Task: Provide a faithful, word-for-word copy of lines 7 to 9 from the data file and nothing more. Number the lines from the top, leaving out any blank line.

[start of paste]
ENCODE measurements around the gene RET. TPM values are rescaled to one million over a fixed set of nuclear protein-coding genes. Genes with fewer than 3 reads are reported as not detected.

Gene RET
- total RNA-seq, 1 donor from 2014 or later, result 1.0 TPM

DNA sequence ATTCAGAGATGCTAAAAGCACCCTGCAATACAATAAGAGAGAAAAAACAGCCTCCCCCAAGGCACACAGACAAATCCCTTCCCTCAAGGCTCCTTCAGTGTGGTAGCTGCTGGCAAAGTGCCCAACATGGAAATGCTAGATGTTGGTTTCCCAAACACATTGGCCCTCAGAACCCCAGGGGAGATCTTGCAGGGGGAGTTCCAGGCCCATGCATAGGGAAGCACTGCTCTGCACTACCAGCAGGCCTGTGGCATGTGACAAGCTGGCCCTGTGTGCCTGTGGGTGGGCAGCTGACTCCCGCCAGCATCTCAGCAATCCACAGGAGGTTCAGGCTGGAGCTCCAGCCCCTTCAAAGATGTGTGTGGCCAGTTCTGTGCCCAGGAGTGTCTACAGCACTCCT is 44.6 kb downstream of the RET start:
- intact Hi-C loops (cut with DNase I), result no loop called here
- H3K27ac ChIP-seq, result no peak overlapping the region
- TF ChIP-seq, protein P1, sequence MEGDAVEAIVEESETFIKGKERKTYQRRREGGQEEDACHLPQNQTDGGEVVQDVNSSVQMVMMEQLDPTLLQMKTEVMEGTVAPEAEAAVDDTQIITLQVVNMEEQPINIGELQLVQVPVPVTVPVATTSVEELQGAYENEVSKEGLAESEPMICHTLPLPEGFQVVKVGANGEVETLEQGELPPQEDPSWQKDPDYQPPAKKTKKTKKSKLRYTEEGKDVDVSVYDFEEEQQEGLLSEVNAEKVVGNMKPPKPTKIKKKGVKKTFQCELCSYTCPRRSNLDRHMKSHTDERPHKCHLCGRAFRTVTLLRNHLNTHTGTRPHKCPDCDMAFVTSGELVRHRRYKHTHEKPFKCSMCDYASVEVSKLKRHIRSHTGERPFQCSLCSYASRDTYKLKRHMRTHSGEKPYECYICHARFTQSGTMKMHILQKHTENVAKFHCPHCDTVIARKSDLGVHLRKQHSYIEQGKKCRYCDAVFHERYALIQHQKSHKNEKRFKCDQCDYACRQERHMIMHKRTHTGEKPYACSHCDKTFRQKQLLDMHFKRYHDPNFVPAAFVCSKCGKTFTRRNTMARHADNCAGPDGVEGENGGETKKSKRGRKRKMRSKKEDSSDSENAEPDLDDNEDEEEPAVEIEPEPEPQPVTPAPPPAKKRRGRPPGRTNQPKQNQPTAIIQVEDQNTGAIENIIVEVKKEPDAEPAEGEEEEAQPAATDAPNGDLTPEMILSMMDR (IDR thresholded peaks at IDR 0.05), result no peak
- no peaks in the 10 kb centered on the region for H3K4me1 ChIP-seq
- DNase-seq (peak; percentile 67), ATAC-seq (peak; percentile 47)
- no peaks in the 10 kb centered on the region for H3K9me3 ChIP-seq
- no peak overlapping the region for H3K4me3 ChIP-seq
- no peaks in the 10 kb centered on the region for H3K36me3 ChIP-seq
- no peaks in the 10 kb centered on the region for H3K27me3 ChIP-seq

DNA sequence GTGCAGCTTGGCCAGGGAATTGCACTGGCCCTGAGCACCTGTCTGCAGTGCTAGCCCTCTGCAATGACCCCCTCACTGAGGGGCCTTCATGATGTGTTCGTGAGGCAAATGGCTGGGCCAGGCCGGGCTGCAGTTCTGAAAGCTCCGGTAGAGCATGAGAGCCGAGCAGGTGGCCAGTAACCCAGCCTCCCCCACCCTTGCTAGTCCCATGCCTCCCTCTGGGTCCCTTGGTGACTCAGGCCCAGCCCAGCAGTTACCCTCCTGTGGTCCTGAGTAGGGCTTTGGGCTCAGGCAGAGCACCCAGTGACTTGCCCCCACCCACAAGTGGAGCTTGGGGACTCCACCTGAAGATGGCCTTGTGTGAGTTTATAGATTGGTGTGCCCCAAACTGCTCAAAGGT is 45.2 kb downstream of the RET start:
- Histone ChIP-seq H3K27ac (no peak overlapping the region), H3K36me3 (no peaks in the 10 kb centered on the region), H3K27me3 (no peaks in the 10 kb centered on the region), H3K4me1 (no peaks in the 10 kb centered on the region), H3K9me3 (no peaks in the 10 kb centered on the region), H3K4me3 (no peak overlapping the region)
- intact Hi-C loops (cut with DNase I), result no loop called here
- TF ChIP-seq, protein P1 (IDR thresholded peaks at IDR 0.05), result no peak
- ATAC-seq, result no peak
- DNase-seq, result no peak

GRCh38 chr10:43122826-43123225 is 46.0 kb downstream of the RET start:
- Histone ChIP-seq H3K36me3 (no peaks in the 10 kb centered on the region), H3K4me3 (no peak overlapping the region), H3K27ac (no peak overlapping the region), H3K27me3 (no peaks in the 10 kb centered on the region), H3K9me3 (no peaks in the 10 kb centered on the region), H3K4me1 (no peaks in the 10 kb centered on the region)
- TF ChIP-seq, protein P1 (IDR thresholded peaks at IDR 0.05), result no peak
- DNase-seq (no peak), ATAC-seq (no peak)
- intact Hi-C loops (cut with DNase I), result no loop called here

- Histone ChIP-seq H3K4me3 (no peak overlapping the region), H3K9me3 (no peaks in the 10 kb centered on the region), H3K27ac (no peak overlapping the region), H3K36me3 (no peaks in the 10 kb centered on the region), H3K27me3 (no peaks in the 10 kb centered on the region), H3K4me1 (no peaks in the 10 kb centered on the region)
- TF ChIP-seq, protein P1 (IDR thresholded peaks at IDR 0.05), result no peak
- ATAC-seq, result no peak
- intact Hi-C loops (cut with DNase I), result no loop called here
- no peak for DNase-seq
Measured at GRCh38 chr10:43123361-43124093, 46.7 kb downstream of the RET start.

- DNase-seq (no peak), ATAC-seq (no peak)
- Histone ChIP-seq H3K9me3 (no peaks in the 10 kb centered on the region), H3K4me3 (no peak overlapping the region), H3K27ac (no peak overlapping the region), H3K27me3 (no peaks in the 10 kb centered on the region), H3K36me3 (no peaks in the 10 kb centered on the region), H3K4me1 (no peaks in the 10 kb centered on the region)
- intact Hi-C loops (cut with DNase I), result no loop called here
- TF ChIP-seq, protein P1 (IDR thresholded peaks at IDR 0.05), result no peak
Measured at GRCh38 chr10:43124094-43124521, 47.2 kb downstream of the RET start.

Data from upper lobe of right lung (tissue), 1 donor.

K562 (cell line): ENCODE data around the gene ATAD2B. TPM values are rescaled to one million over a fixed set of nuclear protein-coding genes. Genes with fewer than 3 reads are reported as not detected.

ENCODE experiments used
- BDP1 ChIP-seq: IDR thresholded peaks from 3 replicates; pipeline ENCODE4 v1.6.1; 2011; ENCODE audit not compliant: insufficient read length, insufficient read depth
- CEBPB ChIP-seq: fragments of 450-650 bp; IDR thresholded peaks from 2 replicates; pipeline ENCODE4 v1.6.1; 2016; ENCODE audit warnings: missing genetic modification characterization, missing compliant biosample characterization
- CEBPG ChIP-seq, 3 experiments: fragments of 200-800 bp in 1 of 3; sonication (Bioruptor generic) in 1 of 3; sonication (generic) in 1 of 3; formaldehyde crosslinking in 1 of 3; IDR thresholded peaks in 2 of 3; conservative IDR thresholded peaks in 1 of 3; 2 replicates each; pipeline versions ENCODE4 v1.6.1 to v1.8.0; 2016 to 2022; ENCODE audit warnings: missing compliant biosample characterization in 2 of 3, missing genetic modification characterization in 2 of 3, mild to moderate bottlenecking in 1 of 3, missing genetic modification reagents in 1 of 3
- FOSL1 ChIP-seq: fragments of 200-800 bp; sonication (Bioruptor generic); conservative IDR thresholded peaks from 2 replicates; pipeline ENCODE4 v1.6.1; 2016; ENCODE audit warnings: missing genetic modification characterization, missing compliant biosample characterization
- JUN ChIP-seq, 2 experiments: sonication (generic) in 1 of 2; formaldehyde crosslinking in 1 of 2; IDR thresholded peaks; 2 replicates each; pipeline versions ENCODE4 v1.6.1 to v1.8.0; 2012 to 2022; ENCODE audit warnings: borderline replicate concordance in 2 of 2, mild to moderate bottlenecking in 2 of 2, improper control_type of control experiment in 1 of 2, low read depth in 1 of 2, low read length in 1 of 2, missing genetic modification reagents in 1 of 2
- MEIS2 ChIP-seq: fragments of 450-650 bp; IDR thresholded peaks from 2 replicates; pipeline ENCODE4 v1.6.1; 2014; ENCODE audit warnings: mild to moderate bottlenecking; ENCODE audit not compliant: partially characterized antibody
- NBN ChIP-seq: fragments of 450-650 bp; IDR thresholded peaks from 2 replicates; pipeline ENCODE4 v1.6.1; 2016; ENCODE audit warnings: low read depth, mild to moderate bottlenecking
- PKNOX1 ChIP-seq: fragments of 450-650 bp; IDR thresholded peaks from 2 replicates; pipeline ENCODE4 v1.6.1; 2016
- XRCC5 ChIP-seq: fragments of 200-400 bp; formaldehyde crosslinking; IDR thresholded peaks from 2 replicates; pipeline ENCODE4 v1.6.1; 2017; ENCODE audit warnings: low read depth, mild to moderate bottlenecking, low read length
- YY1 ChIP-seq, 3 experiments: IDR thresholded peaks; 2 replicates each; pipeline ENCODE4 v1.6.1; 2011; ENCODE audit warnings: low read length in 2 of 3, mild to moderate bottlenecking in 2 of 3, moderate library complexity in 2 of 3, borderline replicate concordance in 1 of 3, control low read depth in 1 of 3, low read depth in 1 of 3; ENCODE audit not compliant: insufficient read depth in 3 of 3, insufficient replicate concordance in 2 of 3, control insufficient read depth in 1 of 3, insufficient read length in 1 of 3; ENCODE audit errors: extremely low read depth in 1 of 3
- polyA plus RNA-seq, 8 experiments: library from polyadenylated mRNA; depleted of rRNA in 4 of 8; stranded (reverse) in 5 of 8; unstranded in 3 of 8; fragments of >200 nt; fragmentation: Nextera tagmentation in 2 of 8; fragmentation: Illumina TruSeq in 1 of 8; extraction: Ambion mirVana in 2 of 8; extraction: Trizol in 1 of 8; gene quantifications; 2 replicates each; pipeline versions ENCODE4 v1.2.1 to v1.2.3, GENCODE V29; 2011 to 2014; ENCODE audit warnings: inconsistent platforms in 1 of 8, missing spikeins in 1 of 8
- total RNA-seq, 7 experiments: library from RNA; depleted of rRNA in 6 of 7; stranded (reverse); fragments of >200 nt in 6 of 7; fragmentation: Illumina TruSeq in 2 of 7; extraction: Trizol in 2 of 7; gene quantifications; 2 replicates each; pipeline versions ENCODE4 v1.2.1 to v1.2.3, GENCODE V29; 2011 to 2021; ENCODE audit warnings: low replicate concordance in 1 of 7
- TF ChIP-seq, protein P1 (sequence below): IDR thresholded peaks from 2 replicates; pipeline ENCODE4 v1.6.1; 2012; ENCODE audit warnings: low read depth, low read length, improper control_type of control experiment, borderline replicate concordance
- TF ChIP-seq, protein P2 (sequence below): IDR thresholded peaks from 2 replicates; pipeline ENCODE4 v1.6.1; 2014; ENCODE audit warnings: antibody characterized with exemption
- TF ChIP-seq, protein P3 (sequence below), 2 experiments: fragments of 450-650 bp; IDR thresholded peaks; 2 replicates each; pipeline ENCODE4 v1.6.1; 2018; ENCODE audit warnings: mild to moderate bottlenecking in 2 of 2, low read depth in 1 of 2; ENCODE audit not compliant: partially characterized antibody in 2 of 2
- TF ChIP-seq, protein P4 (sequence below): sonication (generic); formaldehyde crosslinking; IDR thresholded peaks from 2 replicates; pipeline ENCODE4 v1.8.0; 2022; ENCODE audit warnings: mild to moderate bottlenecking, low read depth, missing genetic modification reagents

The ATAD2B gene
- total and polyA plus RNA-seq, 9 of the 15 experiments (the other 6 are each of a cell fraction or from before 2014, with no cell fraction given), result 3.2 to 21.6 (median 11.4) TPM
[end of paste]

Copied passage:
- TF ChIP-seq, protein P1, sequence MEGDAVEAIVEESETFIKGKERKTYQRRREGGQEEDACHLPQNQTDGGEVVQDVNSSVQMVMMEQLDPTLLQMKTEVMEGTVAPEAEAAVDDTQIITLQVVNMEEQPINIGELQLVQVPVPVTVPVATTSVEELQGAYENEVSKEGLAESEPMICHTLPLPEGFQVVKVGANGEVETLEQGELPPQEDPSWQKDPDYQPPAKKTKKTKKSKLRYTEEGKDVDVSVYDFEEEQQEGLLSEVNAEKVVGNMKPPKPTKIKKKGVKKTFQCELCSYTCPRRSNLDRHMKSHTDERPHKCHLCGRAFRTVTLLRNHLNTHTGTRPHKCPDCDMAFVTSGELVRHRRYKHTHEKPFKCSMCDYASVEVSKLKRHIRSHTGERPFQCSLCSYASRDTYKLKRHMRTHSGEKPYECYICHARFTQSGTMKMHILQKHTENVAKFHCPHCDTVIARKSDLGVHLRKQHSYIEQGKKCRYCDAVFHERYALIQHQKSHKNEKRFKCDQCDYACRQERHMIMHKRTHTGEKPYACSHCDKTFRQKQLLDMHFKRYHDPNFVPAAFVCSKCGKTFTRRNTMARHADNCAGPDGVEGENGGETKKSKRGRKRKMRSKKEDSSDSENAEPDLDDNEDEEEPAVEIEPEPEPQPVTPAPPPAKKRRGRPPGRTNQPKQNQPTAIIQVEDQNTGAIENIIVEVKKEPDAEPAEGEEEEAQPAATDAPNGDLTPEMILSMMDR (IDR thresholded peaks at IDR 0.05), result no peak
- no peaks in the 10 kb centered on the region for H3K4me1 ChIP-seq
- DNase-seq (peak; percentile 67), ATAC-seq (peak; percentile 47)